It’s that time of year here in the United States when little construction paper turkeys appear on fridges and people suddenly remember that pumpkin is edible. Thanksgiving often feels more like a breather in between the heavier loads of presentations and finals, usually with a side of grading. It’s the end of the term, and everyone is feeling a crunch that has little to do with frosty grass or fallen leaves underfoot. Periodically I see little flyers scattered around, all variations on themes about thankfulness, gratitude, and the like. I usually read them with some trepidation, my mind clouded by rubrics and inner debates about the ontology of musical meaning. Most often I feel that I don’t measure up on the thankfulness scale at the moment, and then all I’ll be is annoyed and guilty before my mind scutters back to the meta-musical-microcosm.

That’s because, I’ve concluded, I’m thankful like a fairy.

“Tink was not all bad: or, rather, she was all bad just now, but, on the other hand, sometimes she was all good. Fairies have to be one thing or the other, because being so small they unfortunately have room for one feeling only at a time. They are, however, allowed to change, only it must be a complete change.”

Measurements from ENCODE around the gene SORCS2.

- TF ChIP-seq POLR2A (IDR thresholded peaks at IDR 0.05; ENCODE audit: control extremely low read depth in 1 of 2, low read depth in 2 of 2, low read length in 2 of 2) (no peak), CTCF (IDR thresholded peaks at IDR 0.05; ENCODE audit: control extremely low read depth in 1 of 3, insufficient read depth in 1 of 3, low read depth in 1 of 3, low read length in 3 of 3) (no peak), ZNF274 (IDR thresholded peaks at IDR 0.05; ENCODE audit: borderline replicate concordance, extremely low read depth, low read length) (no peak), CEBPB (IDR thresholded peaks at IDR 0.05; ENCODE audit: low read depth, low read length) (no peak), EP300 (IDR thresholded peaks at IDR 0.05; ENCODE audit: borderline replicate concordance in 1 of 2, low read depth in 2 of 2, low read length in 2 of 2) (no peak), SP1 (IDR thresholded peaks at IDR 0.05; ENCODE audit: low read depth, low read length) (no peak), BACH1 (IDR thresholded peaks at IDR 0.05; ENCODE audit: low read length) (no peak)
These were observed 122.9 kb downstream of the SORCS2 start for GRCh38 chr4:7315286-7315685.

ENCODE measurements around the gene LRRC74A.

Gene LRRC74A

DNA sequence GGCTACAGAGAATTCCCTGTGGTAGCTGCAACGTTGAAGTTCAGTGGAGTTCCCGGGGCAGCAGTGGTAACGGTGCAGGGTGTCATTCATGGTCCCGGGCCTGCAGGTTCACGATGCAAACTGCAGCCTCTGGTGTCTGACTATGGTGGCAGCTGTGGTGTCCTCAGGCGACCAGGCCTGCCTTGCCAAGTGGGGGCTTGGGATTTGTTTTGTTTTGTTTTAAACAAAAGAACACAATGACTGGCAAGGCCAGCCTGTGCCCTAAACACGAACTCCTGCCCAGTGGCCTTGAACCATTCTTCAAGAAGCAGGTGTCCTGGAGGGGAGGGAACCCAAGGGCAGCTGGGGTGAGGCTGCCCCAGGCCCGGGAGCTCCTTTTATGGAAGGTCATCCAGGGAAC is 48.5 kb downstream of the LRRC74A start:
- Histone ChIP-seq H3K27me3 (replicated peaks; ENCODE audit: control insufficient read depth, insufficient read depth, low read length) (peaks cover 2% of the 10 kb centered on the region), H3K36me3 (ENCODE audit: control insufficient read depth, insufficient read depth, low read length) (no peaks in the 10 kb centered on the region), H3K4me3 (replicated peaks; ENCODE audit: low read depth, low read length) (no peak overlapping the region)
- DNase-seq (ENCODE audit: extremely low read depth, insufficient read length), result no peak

~ J. M. Barrie

When I’m thankful, it is an overwhelming flood of gratitude. One the flip side, when I am not thankful, I’m sometimes every dark emotion there is. It isn’t simply sniveling ingratitude, it can be an epic funk and a devaluation of my very existence. That is ungratefulness of the highest order.

However, fairies are allowed to change… and the musician in me insists that practice makes perfect. So here are some of the random wonky things a fairy brain is thankful for on a Monday:

  • Lyft! I’m running late, and for less than a day’s worth of university garage parking a wonderful clean car pulls up to my apartment door and then drops me off at the door to my building.
  • The fish faces my students, locked out of their classroom on the top floor, are making against the glass at me as I walk into the atrium 3 stories below.
  • The fact that the sound equipment and TV in my classroom worked … on the first try!